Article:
Makana Eyre is an American journalist based in Paris with a decade of experience living and working in Europe, including France and the Netherlands. Specializing in politics and history, his writing has been featured in renowned publications such as The Washington Post, The Nation, Foreign Policy, The Sun Magazine, The Atavist, and The Guardian.
Over the last few years, he has dedicated much of his time to writing a book about music in the Nazi camps, set to be published on May 23rd by WW Norton & Company in the United States, Thomas Rap in the Netherlands, and Editura RAO in Romania.
Hi Makana! We’re delighted to have you as a guest on Famous Writing Routines. For our readers who may not be familiar with your work, could you please give us a brief introduction to yourself?
It’s a pleasure to be here, thanks for having me. By way of introduction, I’m an American journalist who has lived in Europe for the last decade, mostly in France and the Netherlands. My work has appeared in publications such as The Washington Post, The Nation, Foreign Policy, The Sun Magazine, The Atavist, and the Guardian. For the last few years, I’ve focused much of my attention on a book about music in the Nazi camps, which will be published on May 23.
Your first book, Sing, Memory, is set to be published by WW Norton & Company. Can you tell us about the inspiration behind this book and the research and writing process?
I never set out to write about the Nazi camps or any other subject related to the Second World War. When I encountered some of Aleksander Kulisiewicz’s camp music and learned about his friendship with Rosebery d’Arguto, however, I sat stunned. That no other journalist had recounted this story in full, especially in book form, was a further shock. And yet it took me a few months to decide how or even whether to proceed.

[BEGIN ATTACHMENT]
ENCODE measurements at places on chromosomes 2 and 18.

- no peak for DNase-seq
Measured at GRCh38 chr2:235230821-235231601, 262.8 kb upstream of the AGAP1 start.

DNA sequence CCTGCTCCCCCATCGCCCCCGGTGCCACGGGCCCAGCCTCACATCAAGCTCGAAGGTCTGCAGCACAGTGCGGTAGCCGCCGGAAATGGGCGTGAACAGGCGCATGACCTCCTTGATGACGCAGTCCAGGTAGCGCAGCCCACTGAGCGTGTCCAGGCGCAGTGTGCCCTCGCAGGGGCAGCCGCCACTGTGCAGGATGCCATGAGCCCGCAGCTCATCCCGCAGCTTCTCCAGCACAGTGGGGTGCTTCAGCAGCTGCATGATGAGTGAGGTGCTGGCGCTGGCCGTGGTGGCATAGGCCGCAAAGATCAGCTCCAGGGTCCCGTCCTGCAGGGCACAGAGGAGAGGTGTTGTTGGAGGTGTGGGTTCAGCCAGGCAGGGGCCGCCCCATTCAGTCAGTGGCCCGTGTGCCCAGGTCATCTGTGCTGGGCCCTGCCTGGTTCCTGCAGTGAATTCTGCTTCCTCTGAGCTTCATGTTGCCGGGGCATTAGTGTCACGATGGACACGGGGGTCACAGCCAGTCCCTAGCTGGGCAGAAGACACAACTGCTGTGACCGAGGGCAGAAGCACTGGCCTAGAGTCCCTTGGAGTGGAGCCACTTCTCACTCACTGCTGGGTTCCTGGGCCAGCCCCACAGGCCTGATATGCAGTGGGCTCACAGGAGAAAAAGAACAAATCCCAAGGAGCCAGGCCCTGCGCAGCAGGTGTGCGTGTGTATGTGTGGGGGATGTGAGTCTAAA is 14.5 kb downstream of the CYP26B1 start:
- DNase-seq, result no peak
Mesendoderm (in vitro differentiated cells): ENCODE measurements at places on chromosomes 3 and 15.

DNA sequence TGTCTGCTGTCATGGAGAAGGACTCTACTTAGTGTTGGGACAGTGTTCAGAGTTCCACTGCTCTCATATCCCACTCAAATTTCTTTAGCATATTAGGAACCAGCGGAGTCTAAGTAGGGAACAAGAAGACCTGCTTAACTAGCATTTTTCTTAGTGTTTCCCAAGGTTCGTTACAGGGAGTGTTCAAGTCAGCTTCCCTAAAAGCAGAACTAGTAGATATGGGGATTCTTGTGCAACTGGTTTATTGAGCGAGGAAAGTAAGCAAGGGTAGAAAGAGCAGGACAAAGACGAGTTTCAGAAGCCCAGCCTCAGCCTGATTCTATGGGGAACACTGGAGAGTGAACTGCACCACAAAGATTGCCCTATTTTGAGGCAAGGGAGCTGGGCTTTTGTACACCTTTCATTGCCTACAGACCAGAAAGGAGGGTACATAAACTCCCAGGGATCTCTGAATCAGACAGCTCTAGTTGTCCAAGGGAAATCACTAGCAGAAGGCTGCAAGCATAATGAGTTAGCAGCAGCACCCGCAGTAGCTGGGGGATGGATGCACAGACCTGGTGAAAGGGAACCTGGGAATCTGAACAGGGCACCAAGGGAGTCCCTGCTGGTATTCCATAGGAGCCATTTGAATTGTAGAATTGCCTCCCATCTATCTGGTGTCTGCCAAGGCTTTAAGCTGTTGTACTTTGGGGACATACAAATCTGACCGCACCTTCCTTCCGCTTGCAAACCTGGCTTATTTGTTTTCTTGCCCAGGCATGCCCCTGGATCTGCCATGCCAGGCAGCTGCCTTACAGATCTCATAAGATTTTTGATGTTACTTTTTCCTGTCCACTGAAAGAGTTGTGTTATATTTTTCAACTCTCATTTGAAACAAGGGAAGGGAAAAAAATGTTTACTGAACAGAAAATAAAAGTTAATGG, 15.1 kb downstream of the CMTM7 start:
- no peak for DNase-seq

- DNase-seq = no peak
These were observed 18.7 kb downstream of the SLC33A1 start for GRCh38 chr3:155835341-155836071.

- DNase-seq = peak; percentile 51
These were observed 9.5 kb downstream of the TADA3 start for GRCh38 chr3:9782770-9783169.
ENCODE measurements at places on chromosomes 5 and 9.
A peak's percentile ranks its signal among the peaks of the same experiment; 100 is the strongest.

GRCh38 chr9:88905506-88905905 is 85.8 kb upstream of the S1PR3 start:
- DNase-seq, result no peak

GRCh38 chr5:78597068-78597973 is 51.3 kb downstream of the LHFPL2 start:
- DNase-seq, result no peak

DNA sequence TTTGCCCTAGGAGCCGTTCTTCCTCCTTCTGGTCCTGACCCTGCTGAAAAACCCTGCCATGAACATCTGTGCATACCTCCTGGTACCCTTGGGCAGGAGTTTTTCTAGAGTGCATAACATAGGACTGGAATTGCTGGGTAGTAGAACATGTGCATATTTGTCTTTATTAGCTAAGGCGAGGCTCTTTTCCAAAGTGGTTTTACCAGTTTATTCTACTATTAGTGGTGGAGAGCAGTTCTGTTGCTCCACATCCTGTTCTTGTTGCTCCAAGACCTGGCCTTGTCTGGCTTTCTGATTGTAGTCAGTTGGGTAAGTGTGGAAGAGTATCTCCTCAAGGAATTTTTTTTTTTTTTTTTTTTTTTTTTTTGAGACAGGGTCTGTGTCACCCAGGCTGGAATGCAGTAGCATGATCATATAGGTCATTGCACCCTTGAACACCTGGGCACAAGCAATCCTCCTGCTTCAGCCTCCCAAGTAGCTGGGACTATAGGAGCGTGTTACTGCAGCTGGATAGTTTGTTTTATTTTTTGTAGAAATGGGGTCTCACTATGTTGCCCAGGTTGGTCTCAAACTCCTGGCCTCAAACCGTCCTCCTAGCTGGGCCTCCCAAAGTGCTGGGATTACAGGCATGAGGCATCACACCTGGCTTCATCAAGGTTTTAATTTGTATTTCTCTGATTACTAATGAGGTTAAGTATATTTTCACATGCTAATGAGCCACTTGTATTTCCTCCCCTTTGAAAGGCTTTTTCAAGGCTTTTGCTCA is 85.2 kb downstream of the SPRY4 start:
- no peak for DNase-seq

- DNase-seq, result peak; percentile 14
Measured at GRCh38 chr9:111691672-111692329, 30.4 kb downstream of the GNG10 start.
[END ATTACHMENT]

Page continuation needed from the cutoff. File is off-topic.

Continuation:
There is a lot already in the culture about the Nazi camps, which to me means that a book about this time needs to achieve something beyond just telling a compelling narrative. What convinced me in the end was the realization that the story of Kulisiewicz and d’Arguto could advance our collective understanding of the camps in a useful and substantial way.
Save for the Auschwitz orchestra and some performances at Theresienstadt, music in the camps, especially music made by prisoners for prisoners, is a very vague phenomenon in the minds of most people. Through Kulisiewicz and d’Arguto, it seemed, I could tell a story about how prisoners of the Nazis found value in music and used it to process what was taking place around them, to attack their captors, and to recognize small joys.
Sing, Memory focuses on the story of a Polish nationalist and his transformation into a guardian of music and culture from the Nazi camps. Can you tell us more about the themes and historical context of the book?
When I began Sing, Memory, the camp music I encountered certainly fascinated me. And of course, this repertoire and the way it was saved makes up the core narrative I tell. Yet I was also drawn in by the friendship between my two main characters: Kulisiewicz and d’Arguto. In any other circumstances, these two men would never have met. They were almost thirty years apart in age. They were born in the same country (Poland), yet their communities were largely separate from each other—geographically, of course, but also culturally. D’Arguto spent much of his life in Berlin as a leftist conductor. Kulisiewicz was on a path to become a lawyer in Krakow. Despite all this, and because of Sachsenhausen, they became remarkably close. In other words, aside from the obvious themes of music, resistance, and memory, friendship also plays a major role in the book.
How did your background in journalism influence the way you researched and wrote this book?